Dion’s critical assessment of the tradition of man’s study and appreciation of nature is less apparent in the works of the first half of the show than the second—with a few exceptions, such as The Ladies’ Field Club of York, which he made with J. Morgan Pruett in 1999. A series of eight sepia-toned studio portrait photos of powerful women in the 1990s U.K. art scene honors them by reimagining them as 19th-century leaders in different fields of scientific inquiry.
The ambivalence of the artist toward former naturalists’ spirit of discovery, with their assertions of scientific authority, becomes stronger in the second half of the show. As a transitional piece to the second part of the show, a large caged enclosure houses a transplanted tree and a group of twenty-two finches and canaries that inhabit the ecosystem. In the installation The Library for the Birds of New York/The Library for the Birds of Massachusetts (2016/2017), visitors are invited to step inside the chirping and fantastical aviary situated in the middle of the show to marvel at the birds in their habitat as well as the several books (all about birds) fastidiously lining or hanging from the limbs of the tree and piled around the bottom. Knapsacks and other trappings of former adventurous naturalists also hang from the tree. The curious viewer, on closer inspection, can also see the irreverent layers of droppings accumulated on the books and on the tree of knowledge by the very birds the library is supposedly intended to serve.
The romanticized adventures of a naturalist further unravel in the following gallery. The room is imagined as a 19th-century drawing room with burgundy, safari animal wallpaper and wood paneling, a decorative floor rug, and a large wooden cabinet of Dion’s personal memorabilia collected over the years from his work and travels. In a corner of this warm, domestic interior plays his earliest work in the exhibition, a video Dion made with Jason Simon titled Artful History, a Restoration Comedy (1987/2001).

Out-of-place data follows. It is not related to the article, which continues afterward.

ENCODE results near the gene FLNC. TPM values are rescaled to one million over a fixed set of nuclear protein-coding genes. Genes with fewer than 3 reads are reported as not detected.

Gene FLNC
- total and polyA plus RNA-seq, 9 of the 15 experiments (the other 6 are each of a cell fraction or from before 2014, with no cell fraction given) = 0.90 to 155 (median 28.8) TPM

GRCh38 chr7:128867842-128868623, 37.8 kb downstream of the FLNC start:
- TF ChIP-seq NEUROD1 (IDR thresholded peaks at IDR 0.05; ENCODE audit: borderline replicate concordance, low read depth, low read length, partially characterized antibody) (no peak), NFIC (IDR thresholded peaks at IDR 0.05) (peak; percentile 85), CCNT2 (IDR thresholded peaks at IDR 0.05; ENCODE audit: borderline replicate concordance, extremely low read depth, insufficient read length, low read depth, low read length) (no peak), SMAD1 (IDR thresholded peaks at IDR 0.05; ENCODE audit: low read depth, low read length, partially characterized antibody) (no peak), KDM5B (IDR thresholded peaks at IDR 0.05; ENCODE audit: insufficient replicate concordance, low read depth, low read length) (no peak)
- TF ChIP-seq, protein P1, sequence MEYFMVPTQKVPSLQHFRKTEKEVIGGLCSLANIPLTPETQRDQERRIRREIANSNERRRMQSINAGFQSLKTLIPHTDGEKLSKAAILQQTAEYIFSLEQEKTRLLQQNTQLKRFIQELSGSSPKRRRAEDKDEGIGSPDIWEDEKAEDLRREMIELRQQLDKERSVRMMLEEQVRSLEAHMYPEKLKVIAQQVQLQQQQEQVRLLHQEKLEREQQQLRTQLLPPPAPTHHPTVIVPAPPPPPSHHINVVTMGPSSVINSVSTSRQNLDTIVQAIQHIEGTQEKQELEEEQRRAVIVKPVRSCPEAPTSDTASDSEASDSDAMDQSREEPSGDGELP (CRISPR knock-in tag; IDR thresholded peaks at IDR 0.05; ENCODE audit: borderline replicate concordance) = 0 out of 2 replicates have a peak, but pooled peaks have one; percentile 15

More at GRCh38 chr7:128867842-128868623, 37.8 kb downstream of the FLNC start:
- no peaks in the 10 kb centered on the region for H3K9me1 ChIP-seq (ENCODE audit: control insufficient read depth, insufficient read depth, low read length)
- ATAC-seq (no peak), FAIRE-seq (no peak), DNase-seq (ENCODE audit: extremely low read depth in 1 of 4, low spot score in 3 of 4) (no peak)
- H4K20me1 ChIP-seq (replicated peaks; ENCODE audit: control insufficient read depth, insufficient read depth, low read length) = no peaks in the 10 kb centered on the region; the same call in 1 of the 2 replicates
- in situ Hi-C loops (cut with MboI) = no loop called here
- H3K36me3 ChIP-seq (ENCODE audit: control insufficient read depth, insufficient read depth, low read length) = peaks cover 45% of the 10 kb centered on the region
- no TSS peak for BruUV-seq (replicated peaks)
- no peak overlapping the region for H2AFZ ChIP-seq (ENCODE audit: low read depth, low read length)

Mark Dion, Landfill, 1999-2000. Mixed media, 71 ½ x 147 ½ x 64 inches. Museum of Contemporary Art San Diego, Museum purchase, Contemporary Collectors Fund. Photo by Pablo Mason. © Mark Dion.
Shot as a pseudo-documentary confessional starring a young, bespectacled Dion, and drawing from his experiences as an art restorer early in his career, the video follows Dion as he reveals how paintings are radically changed not only to preserve them but to enhance their value for profit, or simply on the whim of the restorer to resist boredom. Like his other works in this exhibition spanning three decades, this early work slyly vacillates between the fictional and nonfictional. Despite the unsure footing on which Dion places the viewer, all his works undeniably make us reconsider how our human history is formed, whether from archaeological digs of the immediate past to intentionally modified artworks.
Right before the entrance to the exhibition, a quote from Dion stands alone on a wall. “I’m not interested in the virtual; I’m interested in the actual,” it reads. “I like to be in places and work with things to create a situation that is experiential.” Walking past his quote, exiting the show, the gathering of Dion’s several convincing performances and carefully staged, pseudoscientific installations seems to offer a fresh perspective to our current polarized, post-truth climate. Rather than an outright duel between fact and fiction, Dion demonstrates that the judgment more at stake has always been between truth and value and how we balance the two.